Are Christians Generous? – The Rule of 1/3

Generosity Are Christians generous? I would say, "yes and no." Christianity has been the root of much of the world's generosity–especially toward the downtrodden. Hospitals, children's homes, global health initiatives, adoption, ministries to the homeless, etc. However…

In my class at the Pepperdine Bible Lectures entitled, "The Contrarian's Guide to Church Leadership," I talked about the issue of generosity (or lack thereof) that is a condition in today's churches. I cited a statistic I heard in a training seminar back in 2006. The margin of error is relatively small, and the number holds up regardless of socio-economic, racial, geographic or other demographic figures. Here it is:

  • 1/3 of church members give 0 recordable dollars in a year.
  • 1/3 of church members give between 0 and $500 a year (roughly $10 per week).
  • 1/3 of church members give more than $500 a year (roughly $10 per week).

A couple of other points on this number. If you check on your own congregation…make sure your membership roles are clean and up to date. I believe you'll find it surprisingly on target. It's hit every church I've served or consulted with (50+), with 2 outliers (New Vintage [a church plant] and 1 established church). The other thing…these numbers came out a few years ago, pre-recession, when things were good for people. I doubt they've improved.

I'm interested in the reasons why. Why do you think this is the case? 

Some may say, "Well, people give cash." Perhaps, but cash usually makes up less than 5% of the offering. Others may say, "People give elsewhere." In the research for my doctoral project, I discovered one of the leading indicators of whether someone gives outside the church is whether or not they give regularly to their church. If Christians don't give to their church, they usually don't give much elsewhere either. This is because generosity is worldview-based, not financially-based. The reality is that while some Christians are extremely generous, many if not most aren't–and that's if you generously use a couple of latte's a week toward the church and maybe 2 lattes a year somewhere else as a low benchmark for "generous." That hurts to type…but facts are facts.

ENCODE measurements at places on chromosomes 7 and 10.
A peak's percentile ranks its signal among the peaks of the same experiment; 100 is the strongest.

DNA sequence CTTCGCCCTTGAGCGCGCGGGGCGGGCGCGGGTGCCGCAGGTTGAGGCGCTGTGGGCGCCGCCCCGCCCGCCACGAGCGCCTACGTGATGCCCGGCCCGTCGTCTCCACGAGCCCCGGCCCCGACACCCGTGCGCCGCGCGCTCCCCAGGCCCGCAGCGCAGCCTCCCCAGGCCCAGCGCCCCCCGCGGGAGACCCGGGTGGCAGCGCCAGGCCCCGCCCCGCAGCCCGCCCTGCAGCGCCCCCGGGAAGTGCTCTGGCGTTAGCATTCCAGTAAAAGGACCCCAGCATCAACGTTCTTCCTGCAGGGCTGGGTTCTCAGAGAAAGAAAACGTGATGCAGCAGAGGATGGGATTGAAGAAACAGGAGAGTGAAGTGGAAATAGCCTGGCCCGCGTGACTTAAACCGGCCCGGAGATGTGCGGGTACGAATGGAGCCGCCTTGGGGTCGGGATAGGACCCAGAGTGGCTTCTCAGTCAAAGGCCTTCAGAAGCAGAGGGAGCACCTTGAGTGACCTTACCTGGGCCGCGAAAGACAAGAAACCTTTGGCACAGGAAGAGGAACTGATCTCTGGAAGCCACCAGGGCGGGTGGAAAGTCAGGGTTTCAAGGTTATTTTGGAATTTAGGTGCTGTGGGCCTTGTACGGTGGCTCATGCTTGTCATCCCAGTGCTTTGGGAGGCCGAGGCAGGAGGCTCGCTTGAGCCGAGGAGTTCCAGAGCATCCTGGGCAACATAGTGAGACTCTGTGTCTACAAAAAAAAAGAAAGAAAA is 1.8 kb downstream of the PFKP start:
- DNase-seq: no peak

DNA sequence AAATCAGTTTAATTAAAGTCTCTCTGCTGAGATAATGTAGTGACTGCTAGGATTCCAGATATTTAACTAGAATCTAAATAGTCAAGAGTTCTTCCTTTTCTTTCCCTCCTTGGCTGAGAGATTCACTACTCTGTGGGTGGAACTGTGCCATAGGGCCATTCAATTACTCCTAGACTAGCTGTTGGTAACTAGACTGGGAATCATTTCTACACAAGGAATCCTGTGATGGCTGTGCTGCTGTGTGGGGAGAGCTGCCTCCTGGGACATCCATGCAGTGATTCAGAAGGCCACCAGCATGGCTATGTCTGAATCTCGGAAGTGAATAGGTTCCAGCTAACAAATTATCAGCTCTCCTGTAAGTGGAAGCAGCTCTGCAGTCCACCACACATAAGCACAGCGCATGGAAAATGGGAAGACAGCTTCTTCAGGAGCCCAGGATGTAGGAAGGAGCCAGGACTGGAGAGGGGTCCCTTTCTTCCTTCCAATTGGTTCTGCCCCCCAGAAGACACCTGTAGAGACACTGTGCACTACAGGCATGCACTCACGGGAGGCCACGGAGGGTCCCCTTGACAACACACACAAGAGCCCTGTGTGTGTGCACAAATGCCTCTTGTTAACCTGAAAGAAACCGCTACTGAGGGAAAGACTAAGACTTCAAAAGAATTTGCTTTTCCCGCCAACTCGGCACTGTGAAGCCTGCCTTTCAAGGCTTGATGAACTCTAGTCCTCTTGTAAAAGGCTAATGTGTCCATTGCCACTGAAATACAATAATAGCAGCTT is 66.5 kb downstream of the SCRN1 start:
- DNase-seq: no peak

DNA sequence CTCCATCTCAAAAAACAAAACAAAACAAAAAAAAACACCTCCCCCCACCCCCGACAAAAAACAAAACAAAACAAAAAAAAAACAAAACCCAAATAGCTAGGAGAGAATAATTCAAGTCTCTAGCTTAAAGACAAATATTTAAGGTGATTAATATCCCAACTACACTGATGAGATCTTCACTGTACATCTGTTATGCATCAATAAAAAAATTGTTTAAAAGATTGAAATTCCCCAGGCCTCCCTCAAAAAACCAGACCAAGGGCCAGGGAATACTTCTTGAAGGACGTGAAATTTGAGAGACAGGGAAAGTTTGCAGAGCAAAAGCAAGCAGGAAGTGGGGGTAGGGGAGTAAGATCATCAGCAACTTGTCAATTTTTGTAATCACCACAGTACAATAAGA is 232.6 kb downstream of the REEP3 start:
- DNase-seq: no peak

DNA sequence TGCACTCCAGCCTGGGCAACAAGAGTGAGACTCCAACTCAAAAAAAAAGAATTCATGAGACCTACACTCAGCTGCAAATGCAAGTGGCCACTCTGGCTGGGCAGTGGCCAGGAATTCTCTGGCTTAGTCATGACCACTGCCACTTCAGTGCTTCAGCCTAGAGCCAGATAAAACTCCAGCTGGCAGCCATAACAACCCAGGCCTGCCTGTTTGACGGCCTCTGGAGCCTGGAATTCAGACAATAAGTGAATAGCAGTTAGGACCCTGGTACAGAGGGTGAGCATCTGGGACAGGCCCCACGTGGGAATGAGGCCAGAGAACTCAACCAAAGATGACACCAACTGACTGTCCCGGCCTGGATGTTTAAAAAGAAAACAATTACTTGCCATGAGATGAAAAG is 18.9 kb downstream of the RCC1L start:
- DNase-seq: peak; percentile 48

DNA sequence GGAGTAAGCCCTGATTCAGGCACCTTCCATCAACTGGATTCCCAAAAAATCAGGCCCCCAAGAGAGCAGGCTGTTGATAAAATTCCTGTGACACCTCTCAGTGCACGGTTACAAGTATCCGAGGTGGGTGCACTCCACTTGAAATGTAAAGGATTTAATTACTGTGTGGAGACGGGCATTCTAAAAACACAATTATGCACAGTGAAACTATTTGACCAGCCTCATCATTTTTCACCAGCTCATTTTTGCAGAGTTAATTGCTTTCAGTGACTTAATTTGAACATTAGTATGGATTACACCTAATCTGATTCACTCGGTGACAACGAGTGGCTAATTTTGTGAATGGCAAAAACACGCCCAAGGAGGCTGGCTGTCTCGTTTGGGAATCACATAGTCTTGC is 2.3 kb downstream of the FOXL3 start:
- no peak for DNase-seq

Here's why I think it matters: If Jesus said our heart will be where our treasure is and talked about money as often as He did–why don't we talk about this more? Also, I see money issues ruining people's lives, marriages and joy more than anything else. I'm just wondering if that's OK with the church and if it ought to be? I'm also thinking about how much good could be done if Christians gave the way God wants them to…and churches spent the way God wants them to.

Perhaps it's too much to say that Christians aren't generous. Maybe it's more correct to say we are under-generous. I know that generosity can't always be measured in terms of money given–but whether we want to admit it or not, it usually can. Why? Because where our treasure is…there our heart will be also.

Your thoughts? Do these numbers surprise you? What are the issues here? Does it matter?

Dr. Tim Spivey is Lead Planter of New Vintage Church in San Diego, California. He is the author of numerous articles and one book, "Jesus: The Powerful Servant." A sought after speaker for events, Tim also serves as Adjunct Professor of Religion at Pepperdine University. Tim serves as a church consultant, and his writings are featured on ChurchLeaders.com, Church Executive magazine, Faith Village, Sermon Central, and Giving Rocket.

Please note: I reserve the right to delete comments that are offensive or off-topic.

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5 thoughts on “Are Christians Generous? – The Rule of 1/3

  1. I have some thoughts on this based on my recent experience in a church. The power brokers were those who gave a fair amount of money to the church and also were involved in pastoral searches and building campaigns over the years. I found them to be a tight-knit group convinced that they knew best how to run things, which leaves newer people out of the loop if this group doesn’t approve of them.